The truth was I was scared to death. I had just come out, both as a lesbian and as an artist, and I was terrified.
In moving to Southern Oregon, I felt I was infiltrating the Big Girls’ Club of fiercely independent, wildly creative, and deeply political 1980's lesbians. And here was Jamie, younger than myself by several years… and already "out" longer and traveling around the country alone, making money off her art. She was obviously one of the Big Girls, and I was completely intimidated.
Fast forward twenty-five years, and I am reading Jamie’s memoir Drive All Night. It is an astounding testament of passion: passion for lesbian culture and community, passion for music, and—let it be said—passion for driving, sometimes all night.
I found a clue in the chapter “Beware of Middle-aged Folksingers in Pickup Trucks.” Jamie is telling stories about crossing out of Canada. In 2009, the U.S. border guard asks her purpose, and she tells him she has been visiting her fiancée. He says, “I’ll bet he was happy about that.” Jamie, without hesitating, firmly corrects him: “She.”
She is immediately selected for a “random check,” her passport is confiscated, and she is told to step inside. She is questioned, cracks a few more jokes, and is finally released while her vehicle is supposedly searched.
Later, she has occasion to pass back into the US again, and again they ask her purpose, again she tells them, again she corrects the pronoun… and again the delay for a “random check,” or as she puts it, for being “a Big Lesbo.”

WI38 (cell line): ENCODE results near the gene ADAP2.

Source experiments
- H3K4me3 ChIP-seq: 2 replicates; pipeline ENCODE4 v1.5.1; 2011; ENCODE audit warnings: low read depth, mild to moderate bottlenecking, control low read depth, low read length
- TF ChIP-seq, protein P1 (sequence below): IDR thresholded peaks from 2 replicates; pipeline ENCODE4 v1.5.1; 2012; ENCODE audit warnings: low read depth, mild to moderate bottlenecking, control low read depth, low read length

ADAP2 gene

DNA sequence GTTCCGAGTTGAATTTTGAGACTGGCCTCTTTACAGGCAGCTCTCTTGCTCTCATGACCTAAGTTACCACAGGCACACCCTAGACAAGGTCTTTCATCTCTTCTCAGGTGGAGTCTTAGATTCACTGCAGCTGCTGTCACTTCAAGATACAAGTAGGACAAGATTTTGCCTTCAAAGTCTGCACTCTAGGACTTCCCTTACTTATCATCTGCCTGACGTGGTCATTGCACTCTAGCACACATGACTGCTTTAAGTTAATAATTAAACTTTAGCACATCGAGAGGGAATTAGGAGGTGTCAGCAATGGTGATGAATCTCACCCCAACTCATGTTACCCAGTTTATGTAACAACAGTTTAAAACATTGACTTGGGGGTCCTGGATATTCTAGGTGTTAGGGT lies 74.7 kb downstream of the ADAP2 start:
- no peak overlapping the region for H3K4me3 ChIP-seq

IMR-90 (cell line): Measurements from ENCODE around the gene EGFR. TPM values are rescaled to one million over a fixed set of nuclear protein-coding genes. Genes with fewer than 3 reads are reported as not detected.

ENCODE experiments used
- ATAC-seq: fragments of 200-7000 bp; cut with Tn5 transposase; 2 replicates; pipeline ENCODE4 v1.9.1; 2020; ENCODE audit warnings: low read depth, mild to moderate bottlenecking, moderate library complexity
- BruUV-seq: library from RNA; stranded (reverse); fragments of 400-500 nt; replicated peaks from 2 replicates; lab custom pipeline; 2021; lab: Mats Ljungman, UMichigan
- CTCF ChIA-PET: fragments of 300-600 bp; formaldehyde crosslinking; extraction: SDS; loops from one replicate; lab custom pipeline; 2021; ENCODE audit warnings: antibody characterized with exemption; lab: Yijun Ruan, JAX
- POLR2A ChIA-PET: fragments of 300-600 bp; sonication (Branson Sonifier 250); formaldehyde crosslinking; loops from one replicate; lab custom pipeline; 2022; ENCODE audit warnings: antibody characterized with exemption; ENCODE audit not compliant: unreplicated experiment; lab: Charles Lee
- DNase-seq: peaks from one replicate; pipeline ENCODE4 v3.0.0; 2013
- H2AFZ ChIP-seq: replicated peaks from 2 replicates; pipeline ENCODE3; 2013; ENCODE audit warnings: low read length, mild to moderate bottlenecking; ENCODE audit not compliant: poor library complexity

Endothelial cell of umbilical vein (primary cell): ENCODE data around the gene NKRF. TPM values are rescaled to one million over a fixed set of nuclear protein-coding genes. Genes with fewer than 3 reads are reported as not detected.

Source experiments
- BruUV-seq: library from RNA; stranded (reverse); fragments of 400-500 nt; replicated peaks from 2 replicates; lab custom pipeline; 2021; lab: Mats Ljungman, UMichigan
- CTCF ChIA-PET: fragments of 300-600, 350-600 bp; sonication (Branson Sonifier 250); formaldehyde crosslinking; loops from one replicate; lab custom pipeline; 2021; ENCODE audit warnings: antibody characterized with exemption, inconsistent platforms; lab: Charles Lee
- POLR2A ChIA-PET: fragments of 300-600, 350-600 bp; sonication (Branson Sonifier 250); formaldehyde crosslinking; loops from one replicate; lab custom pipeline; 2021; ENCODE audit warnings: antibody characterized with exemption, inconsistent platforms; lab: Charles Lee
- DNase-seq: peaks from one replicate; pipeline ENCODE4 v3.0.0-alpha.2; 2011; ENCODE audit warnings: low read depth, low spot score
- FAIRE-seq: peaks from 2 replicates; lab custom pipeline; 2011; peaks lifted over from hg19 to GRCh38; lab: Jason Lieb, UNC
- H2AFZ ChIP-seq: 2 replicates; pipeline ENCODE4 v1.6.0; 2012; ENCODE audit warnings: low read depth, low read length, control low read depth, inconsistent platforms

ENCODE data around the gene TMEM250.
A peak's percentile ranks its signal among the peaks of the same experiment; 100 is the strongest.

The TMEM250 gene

See, that’s the thing. She didn’t change her story. Because that’s how they do in the Big Girls’ Club. Even when nobody’s watching.
She is a delightful story teller… but then we know that, because of her songs. And, by the way, it’s fun to hear how she strategically deploys some of these favorites, like the time she sang “Menstrual Tango” in a Bible Belt venue, or “I Wanna Be a Straight Guy” in a round-robin of heterosexual women at the famed Bluebird Café in Nashville.
Jamie’s road stories are as hilarious as they are horrendous: rude patrons, arrogant techies, lazy producers… and her hosts! Lordy, her hosts! People, do not offer to put up a touring artist in your home if it is haunted by ghosts or inhabited by a free-range pig!
And then there are the motels. Here’s a little jewel:
"At another hotel, I was sleeping soundly after a long day of driving when at midnight the people in the next room awakened me. A young kid was singing loudly out of tune as the adults laughed. I banged on the wall to no avail. When I got up at six a.m. the next morning, I phoned them. I’m not proud of my behavior, but it sure felt good to hear that groggy “Hello?” on the other end of the line. I should have sung for them. At least it would have been in tune."
So many stories… stalking the Shakers, auditioning for Canada’s Got Talent, singing to the stranded in airports, the square tires of Alaska, bras and bellydancing...
Jamie Anderson, you intimidated me twenty-five years ago, but now you positively scare the crap out of me. You are a complete badass. Oh, and a Big Lesbo.
Get this book. Read it. We are not worthy.